Page 519 - Week 02 - Wednesday, 16 February 2005

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in the project and have attended every meeting the committee has held. Depending on my availability, I will continue to do so.

The committee comprises a wide range of local residents and is chaired by Mr Roger Nicoll, who is also the secretary of the Flynn neighbourhood watch. The committee secretary is the president of the Charnwood primary school P&C, Michael Pilbrow. The committee also has representatives from Belconnen community service, the west Belconnen residents group, the north Belconnen community association and a GP who has links to, but is not currently practising in, the area, as well as other concerned local citizens and prominent local business people.

Since its establishment in September 2004, the committee has achieved a great deal. It has researched the demographics of the north-west Belconnen area, investigated other models for community health care in Australia and, with the assistance of funding from a local business person on the committee, brought the CEO of the South Kingsville health service, a cooperative health care service operating successfully in the western suburbs of Melbourne for over 20 years, to speak with the committee and detail the operations of that health service. It has prepared and distributed a survey to be given to 8,000 households in the catchment area to determine the health needs of the residents. The costs associated with this survey were met by the Canberra Labor Club group. The committee is currently analysing the responses to the survey which, to date, clearly demonstrate a high level of concern at the lack of GP services in the area. Based on the information received to date, it is clear that a large percentage of those in the targeted suburbs experience significant difficulty in accessing affordable GP services. Getting access to the few doctors who do bulk-bill is difficult as the majority have closed their books to new patients and those accepting new patients have long waiting lists for appointments.

Charnwood, in particular, is a suburb of acute need and social disadvantage. The 2001 census revealed that Charnwood has a median weekly individual income in the $300-$399 range, compared with the ACT average of $500-$699 and it has one of the highest levels of indigenous residents, almost double the territory average. Over 27 per cent of Charnwood families are one-parent families, the highest percentage in the ACT. The unemployment rate is nine per cent—75 per cent higher than the average—and over 68 per cent of the residents have no formal qualifications. According to the socioeconomic indicator for areas, which is a measure of an area’s disadvantage, Charnwood is the ACT’s fourth most disadvantaged suburb. However, the three ranked lower than Charnwood are non-typical suburbs, such as Oaks Estate and Symonston.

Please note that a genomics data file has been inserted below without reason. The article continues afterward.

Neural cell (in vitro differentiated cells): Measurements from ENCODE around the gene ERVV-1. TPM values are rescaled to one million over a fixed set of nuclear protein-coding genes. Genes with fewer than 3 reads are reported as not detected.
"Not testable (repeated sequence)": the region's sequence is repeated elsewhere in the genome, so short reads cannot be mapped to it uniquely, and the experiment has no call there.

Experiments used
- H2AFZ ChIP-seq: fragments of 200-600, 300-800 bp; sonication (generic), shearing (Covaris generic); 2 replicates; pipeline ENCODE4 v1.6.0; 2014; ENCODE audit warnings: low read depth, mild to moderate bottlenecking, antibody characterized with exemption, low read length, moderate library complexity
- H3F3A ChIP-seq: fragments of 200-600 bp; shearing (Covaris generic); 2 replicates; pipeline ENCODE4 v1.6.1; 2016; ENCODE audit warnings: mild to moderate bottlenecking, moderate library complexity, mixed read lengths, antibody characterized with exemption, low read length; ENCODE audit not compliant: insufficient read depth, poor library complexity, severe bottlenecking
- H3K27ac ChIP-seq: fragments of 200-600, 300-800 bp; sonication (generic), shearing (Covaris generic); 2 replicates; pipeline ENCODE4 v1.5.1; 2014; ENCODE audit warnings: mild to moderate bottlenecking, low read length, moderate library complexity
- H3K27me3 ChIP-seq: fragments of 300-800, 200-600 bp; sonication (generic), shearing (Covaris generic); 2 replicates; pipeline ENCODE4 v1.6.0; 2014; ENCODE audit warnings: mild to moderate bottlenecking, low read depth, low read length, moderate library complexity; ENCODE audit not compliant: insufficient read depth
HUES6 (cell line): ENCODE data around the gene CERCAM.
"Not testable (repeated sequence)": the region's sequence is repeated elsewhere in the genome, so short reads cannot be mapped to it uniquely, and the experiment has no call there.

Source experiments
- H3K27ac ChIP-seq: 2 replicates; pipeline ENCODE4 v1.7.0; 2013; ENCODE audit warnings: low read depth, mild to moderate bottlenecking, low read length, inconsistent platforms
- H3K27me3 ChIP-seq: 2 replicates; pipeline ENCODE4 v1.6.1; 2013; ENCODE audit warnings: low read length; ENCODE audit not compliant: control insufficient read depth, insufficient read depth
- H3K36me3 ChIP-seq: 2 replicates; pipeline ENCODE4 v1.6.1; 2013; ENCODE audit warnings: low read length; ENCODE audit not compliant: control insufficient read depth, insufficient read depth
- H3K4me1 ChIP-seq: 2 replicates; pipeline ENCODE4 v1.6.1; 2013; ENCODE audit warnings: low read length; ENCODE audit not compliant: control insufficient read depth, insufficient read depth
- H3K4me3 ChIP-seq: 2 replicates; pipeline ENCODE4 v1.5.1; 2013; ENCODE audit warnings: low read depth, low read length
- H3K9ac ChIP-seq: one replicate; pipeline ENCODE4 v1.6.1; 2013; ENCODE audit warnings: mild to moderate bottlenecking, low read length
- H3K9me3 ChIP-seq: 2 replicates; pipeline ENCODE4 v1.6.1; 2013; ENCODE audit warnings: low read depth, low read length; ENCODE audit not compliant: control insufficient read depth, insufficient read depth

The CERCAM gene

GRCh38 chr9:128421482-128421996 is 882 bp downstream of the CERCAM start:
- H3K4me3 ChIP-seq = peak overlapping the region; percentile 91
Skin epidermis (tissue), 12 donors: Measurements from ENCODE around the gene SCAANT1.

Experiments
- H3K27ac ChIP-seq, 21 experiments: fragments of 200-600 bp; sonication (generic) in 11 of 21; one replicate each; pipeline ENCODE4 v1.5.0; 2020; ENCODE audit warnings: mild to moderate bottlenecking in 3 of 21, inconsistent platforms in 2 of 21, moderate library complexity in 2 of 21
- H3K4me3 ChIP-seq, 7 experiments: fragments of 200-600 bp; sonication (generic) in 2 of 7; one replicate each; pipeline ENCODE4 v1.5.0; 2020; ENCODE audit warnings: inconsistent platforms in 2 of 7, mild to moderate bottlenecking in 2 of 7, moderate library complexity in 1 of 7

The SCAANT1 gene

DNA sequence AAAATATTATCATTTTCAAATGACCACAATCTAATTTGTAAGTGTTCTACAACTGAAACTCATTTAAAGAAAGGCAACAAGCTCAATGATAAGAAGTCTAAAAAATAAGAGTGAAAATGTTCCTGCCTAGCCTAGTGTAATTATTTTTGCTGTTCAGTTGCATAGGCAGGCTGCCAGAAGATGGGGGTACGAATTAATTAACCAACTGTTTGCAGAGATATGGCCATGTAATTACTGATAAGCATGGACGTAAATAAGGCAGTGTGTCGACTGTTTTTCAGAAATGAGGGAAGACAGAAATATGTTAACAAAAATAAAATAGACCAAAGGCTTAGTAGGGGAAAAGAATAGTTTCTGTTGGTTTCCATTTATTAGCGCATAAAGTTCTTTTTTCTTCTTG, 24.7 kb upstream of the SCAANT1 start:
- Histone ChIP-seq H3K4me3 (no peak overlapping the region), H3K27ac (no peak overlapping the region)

The Charnwood community health committee is typical of many of the community groups with which I have been associated in the almost 30 years I have been actively involved in the Canberra community. Members of the committee have recognised that there is a need and have set out to find a way to meet it. Like many such groups, they have not said to the government of the day “We have a problem, so what are you going to do to fix it?” Rather, they have systematically worked to determine the extent of the need and are now seeking innovative ways to develop an achievable solution. A positive result for these community projects can only be achieved by the energy that is created by people coming together and working towards a common goal. People actively involved in such committees gain a great deal of satisfaction and pride in their achievements. The development of such projects is what strengthens our community and enhances

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